A flat in the rear. During a race. UGH! I was proud of myself for staying calm and assessing the situation. My rookie/stupid mistake was that I first tried just filling the tire with one of my 2 CO2 cartridges. DUH- it went flat again. So then I set about the business of changing it. This went off fairly well even though I somehow only had 1 tire lever. I was almost set to go when a race official came up; I was getting ready to fill my tire and realized I didn't have enough CO2 (the stem on the new tube was short and I didn't hook it on tightly so I lost a bunch of air). She didn't have a pump. She left me to go tend to other breakdowns (although, without any gear was she really just giving moral support?) promising to stop by on her way back if I was still there. I was a bit stumped, I cleaned up my tire changing mess and tried to figure out how to proceed. Then, like a beacon in the dark night, a cyclist came riding down the trail below the road. I yelled to him to see if he had a pump. He did!
I was saved!
I pumped up, thanked him profusely and was on my way again.
I hadn't pumped it up enough and had to stop about a mile later and borrow a pump from a family out for an afternoon ride.
I was just glad to be back. This was pretty quick.
Issaquah is a semi-trail run and it had been raining for the past week pretty good. The giant mud puddles by the registration table were representative of the run course. By this time I was pretty giddy just to have made it through my little bike incident and decided I would just splash through the mud puddles like a kid in…a mud puddle. When you stepped down on the trampled grass a spray of mud would fly up. I was glad for the core strength I'd built up on my 26/30 days of shredding, since I think it helped me avoid slip sliding on the small and slippery footbridges scattered throughout the run.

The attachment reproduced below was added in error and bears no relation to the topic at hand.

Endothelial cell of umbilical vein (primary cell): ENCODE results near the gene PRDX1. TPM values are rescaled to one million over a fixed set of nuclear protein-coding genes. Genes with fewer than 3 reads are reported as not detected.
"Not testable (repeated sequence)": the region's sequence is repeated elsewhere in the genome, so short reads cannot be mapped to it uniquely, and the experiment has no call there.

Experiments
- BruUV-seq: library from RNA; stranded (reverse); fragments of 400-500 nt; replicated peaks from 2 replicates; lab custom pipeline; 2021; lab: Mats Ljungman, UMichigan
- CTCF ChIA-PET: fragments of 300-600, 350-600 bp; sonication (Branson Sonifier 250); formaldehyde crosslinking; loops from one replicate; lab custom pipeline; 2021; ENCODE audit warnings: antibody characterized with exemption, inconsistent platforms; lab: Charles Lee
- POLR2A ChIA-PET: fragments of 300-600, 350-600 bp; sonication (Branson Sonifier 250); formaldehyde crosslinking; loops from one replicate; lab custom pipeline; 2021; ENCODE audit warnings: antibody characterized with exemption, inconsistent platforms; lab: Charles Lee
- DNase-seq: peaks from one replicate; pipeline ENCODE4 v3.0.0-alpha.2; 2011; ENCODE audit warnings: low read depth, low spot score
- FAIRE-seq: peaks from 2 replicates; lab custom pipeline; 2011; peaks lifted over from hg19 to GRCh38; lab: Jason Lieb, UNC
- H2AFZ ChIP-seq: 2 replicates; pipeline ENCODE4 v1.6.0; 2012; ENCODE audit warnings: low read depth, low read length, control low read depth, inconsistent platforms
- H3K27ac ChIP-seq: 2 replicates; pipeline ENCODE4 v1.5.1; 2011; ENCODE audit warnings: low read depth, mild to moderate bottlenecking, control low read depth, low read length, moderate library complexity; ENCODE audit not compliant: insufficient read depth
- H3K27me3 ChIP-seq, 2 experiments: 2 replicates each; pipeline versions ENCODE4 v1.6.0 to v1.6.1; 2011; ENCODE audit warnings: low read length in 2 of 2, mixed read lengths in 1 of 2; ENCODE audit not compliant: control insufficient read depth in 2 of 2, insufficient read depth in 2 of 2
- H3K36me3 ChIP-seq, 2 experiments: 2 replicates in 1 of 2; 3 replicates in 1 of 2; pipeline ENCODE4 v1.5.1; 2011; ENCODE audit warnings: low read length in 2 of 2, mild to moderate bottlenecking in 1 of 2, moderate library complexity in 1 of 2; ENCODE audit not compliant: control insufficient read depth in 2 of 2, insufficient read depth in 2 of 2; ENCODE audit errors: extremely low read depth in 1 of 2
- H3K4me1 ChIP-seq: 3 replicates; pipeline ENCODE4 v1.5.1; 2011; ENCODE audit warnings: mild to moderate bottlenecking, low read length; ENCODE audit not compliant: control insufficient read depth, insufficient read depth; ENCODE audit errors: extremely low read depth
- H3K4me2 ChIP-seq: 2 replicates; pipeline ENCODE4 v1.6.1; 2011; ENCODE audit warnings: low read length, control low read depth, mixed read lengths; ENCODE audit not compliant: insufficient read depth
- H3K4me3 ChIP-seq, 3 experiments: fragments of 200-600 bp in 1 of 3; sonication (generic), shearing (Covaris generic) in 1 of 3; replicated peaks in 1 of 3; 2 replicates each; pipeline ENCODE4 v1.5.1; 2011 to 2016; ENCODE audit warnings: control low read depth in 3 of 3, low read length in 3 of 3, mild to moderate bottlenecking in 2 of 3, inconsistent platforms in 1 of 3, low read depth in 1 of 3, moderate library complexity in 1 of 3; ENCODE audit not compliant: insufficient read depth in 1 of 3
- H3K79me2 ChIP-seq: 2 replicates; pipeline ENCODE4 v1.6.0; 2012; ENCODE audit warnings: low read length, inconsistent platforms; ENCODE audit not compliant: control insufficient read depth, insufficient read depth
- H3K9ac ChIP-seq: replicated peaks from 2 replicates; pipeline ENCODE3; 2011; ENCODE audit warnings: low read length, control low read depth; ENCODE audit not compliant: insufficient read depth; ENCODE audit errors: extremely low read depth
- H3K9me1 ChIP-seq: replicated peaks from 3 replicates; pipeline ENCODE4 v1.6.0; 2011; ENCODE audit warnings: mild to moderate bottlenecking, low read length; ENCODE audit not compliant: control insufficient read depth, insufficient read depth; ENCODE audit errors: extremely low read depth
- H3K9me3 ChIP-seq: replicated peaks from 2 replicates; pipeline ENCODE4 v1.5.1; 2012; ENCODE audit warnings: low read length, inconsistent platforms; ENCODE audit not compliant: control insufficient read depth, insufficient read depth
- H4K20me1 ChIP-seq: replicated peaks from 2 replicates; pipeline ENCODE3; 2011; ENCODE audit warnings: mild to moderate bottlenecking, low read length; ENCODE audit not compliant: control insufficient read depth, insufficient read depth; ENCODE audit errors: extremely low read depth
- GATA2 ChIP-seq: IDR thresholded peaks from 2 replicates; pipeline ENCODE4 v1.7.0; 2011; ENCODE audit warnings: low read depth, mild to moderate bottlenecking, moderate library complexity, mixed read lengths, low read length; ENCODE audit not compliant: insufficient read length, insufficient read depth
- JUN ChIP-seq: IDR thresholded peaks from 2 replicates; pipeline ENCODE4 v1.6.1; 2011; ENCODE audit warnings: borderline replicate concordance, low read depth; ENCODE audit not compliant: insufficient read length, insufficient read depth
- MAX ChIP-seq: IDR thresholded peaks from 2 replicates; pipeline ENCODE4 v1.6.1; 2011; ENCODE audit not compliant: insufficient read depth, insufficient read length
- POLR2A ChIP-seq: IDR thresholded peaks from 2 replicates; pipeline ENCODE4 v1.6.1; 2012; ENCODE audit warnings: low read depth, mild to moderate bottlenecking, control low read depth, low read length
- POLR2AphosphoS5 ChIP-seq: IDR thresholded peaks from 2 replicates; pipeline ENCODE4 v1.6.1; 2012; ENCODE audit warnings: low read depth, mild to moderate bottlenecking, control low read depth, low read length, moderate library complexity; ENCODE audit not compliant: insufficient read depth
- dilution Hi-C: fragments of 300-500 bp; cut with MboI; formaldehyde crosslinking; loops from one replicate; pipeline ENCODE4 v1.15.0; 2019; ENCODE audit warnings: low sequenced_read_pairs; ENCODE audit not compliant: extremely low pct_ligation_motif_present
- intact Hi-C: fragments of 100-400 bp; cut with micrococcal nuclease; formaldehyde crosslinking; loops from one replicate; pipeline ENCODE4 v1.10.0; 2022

I finished! My sweetie was waiting for me at the finish line where we enjoyed Brats and homemade cookies and chocolate milk.
Not my best performance ever but I came away from it with a different sense of accomplishment.
I am SUPER leery of my bike now which is unfortunate since we are riding the 25 mile course of Cascade's Flying Wheels ride. This will be my (and The Cap's) first ever cycling only event. i was very excited, now I am waiting for my bike to apologize (I did buy it a mechanical pump and some new tubes as a conciliatory gesture).
Amber 1:59:22 Swim:0:08:11 T1:2:58 Bike: 1:20:30 T2:1:04 Run: 0:26:39